Overcoming Failure in Climbing

by Rachel Sapp
Big City Mountaineers


You know the feeling. The climb starts to go wrong. The sloppy pawing of a foot against a rock, the tight clenching of fearful muscles as all style fades and those stressful seconds when your racing heartbeat overtakes your mind.

From there, it’s either up or down.

In climbing, one could view the simple act of falling, or trying hard for an objective and not being able to complete it, as “failure.” Time spent in the mountains brings the potential for many variables. Even a full bank of skills combined with a hawk-eye understanding of terrain and weather doesn’t guarantee an uneventful ascent or even a successful summit day. We do our best to mitigate risks and hazards within our control, but our bodies or the mountain can shake its head at us at any given moment. At times, trusting in our training is clear cut and easy. It can also feel hazy and begrudging.

From a young age, we are preconditioned to have a black-and-white view on success. From grades in school, to trophies, to landing “the” job or accomplishing personal goals; it’s either you do it or you don’t. Win or lose.

In our society, we thrive on the idea of success. It’s uncomfortable to address failure. It’s not elegant or shiny, and it’s definitely not the go-to speed-dating conversation starter.

Advancement in many fields comes from making mistakes and continuing to learn and grow from them. You simply don’t wake up a 5.13 climber or a WI5 ice leader, it requires determination and hardship along the way. In the public eye, we are always shown individuals excelling at their best: magazine covers of epic accomplishments, videos of strong movements, supermodels on their runways. Rarely do we see the grit and mental perseverance required to reach that peak performance. What would a climbing culture look like if it addressed the process instead of the final accomplishment? How do we manage these perceptions in an outcome-driven world based of instant gratification? Would it reshape our idea of failure? Success?

My current role is working with the nonprofit Big City Mountaineers. Every year we take underserved youth from six cities nationwide into the wilderness to use nature as a platform to build life skills and create individual transformation through the outdoors. Reaching a “summit” for these youth can simply be the ability to step outside their comfort zone, try something different and flip the internal switch from doubt to empowerment. Maybe they will discover that they appreciated the experience but never want to do it again, or maybe it will unleash the magic of the outdoors and inspire the next generation of leaders and advocates for our lands.

I believe the root of “failure” is our own perception multiplied by our vulnerability threshold.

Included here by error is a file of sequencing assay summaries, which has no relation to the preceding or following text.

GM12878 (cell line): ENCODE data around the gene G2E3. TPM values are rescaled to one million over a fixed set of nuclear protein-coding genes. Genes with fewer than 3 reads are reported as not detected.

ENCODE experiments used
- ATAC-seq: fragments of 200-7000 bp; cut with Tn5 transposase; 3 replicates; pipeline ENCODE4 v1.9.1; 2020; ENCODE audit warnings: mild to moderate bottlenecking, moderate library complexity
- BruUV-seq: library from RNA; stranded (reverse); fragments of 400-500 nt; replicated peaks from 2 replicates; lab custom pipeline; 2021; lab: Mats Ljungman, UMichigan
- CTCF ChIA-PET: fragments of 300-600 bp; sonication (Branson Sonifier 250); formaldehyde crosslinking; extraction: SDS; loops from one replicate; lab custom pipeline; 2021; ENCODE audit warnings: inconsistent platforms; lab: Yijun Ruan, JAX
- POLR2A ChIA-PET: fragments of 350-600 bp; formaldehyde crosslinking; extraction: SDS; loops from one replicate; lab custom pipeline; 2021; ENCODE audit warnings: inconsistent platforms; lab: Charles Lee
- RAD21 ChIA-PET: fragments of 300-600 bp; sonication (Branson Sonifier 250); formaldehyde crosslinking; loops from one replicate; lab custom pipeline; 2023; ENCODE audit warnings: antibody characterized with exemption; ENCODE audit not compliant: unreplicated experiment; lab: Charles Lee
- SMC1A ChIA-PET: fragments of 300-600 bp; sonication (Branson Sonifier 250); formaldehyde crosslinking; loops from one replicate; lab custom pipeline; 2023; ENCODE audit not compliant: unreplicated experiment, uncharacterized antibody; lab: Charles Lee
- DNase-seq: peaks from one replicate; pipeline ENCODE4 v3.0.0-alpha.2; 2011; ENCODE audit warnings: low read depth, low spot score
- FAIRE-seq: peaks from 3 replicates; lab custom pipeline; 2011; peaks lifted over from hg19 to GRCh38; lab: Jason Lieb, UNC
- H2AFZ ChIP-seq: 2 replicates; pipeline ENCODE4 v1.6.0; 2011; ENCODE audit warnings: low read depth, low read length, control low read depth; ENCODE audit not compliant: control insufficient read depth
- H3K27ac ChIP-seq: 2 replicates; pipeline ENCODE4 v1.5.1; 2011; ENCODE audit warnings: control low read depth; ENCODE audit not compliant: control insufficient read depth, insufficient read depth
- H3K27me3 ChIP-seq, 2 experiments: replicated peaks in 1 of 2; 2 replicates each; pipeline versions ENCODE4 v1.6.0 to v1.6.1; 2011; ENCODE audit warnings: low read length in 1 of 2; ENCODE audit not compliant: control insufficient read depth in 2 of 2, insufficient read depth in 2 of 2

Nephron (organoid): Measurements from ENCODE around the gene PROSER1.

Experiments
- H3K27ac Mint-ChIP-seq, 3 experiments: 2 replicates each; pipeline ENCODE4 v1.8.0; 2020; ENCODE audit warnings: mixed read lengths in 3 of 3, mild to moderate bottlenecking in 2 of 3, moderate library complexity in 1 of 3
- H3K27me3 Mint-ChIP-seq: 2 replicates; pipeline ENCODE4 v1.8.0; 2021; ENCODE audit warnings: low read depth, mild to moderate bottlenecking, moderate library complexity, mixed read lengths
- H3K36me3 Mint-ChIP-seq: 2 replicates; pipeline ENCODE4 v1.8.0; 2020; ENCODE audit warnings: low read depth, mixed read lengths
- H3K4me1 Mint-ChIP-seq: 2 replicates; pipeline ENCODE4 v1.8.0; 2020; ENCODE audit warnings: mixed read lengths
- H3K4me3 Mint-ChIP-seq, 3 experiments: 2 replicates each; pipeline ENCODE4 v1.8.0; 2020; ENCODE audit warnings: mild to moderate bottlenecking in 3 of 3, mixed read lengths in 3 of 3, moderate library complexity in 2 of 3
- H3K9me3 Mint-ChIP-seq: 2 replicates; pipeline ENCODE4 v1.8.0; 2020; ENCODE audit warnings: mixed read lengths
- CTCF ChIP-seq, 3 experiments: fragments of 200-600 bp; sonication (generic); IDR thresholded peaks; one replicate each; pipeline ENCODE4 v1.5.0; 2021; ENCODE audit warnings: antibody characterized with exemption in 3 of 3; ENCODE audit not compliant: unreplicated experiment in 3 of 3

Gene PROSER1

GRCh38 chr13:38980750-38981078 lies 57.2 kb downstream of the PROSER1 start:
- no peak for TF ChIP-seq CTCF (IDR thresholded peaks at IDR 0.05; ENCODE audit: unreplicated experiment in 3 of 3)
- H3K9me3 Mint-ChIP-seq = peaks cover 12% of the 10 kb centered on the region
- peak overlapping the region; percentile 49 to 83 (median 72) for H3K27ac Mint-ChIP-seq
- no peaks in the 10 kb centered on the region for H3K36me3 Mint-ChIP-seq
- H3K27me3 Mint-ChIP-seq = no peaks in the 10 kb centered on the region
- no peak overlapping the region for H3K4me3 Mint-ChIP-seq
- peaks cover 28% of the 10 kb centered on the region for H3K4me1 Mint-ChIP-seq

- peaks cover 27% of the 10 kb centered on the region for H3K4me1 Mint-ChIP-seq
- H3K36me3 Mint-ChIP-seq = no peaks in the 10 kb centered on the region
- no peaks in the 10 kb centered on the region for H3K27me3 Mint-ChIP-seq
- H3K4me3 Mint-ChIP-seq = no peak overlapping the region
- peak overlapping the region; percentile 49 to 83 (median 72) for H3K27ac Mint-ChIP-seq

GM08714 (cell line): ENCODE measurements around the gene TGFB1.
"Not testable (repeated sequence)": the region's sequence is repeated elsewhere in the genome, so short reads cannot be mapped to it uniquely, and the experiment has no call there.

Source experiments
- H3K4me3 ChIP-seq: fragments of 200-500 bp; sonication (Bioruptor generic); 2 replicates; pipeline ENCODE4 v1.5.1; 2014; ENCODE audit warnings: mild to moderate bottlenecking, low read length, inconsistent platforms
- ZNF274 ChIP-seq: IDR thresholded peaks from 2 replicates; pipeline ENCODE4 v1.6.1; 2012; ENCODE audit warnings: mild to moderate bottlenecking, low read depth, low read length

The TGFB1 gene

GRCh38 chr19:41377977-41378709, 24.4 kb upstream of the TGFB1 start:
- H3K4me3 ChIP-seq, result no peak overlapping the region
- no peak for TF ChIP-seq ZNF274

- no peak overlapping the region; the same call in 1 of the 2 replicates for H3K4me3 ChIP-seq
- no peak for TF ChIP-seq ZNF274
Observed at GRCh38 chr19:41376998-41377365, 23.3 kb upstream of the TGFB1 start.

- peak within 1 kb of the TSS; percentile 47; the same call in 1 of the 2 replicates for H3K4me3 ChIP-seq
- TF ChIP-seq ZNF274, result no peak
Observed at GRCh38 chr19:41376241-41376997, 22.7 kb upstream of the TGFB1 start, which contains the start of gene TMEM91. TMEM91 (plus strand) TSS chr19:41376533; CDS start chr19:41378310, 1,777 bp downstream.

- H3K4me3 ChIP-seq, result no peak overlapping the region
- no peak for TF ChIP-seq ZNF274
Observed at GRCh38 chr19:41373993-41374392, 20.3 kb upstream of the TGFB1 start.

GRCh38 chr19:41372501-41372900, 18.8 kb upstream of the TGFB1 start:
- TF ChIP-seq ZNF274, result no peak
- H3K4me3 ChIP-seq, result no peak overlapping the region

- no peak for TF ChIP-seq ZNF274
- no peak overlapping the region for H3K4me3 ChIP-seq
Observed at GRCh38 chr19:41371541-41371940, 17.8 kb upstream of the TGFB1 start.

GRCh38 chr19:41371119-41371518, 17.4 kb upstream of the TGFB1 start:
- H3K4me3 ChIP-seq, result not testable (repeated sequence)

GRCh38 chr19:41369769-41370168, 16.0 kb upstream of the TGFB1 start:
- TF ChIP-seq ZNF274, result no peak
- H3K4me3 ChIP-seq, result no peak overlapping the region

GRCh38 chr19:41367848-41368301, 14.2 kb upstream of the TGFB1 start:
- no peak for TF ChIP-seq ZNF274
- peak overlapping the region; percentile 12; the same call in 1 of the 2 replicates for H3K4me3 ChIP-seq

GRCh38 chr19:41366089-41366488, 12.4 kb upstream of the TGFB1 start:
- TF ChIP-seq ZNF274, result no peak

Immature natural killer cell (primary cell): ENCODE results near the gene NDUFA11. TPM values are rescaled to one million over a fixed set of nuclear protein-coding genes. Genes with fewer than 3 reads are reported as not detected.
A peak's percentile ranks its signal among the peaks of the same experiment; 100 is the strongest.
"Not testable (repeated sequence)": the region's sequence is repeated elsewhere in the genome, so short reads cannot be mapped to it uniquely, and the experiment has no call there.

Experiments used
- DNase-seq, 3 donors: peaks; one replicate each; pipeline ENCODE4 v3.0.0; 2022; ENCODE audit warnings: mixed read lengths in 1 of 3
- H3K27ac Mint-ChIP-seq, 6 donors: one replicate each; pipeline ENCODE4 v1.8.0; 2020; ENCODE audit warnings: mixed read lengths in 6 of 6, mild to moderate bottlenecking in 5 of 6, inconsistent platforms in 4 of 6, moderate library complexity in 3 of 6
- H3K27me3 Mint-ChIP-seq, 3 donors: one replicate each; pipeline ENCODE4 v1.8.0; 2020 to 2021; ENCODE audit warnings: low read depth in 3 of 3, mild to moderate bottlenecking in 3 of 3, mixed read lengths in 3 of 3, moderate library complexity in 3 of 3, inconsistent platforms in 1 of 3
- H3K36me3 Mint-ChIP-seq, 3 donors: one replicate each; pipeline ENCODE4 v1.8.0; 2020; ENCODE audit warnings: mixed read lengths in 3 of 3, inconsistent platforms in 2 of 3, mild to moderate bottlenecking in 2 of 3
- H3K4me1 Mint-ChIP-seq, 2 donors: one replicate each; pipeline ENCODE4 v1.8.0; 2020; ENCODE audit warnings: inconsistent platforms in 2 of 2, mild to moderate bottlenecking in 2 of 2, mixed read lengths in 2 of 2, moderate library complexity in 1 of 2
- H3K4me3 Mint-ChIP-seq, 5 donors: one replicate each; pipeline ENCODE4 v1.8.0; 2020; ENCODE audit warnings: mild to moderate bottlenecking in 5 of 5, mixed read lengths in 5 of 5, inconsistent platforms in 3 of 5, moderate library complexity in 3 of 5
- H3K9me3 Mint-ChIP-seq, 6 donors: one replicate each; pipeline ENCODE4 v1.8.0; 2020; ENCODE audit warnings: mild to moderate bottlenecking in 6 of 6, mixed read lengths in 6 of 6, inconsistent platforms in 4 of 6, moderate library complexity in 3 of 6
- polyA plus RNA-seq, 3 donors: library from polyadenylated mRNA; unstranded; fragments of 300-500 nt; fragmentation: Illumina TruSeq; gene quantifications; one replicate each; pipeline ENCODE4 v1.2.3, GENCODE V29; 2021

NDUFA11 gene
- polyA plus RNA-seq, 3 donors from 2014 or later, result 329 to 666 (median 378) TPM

Failure or success is a label we choose to place on our actions. Vulnerability is to allow ourselves to be fully self-aware and in the moment. It’s ever easy, but also never a weakness. Is it possible to romanticize the idea of our own vulnerability, to make it something for which we strive?

The ultimate success is the ability to fail, and despite that pain, frustration and discouragement, to pick yourself back up and keep moving forward.

I can’t help to reminisce on Mallory’s witty answer to the age old question, “Why do you climb?” Is it simply because it’s there? Or a primal instinct to push mental and physical limits? Or is it to feel like a little mouse at the base of a sequoia tree humbled by the pristine beauty and connection of what surrounds us? Whatever your reason, it’s up to each individual to tease out the intricacies of why you climb and weave your own pattern of success through the misthreads and tangles.

Just like climbing partners connected by nylon, there is always risk of falling or fraying but the reward is nothing less than spectacular. Sometimes you summit and sometimes you don’t, but there is always a lesson to be learned, an opportunity to grow.

Climbing isn’t always a cakewalk. Sometimes we need a soft catch or encouragement to go for that next move. When your bones are tired and your breath thin, the key is remembering why you are there in the first place and to dig deep and keep putting one foot in front of the other.

Only then will we learn how beautiful our own vulnerability can be.


Learn more about Big City Mountaineers’ Summit for Someone benefit climbs.


Check out the CMC calendar for classes that might empower you through your own journey of success, failure, and vulnerability in the outdoors.

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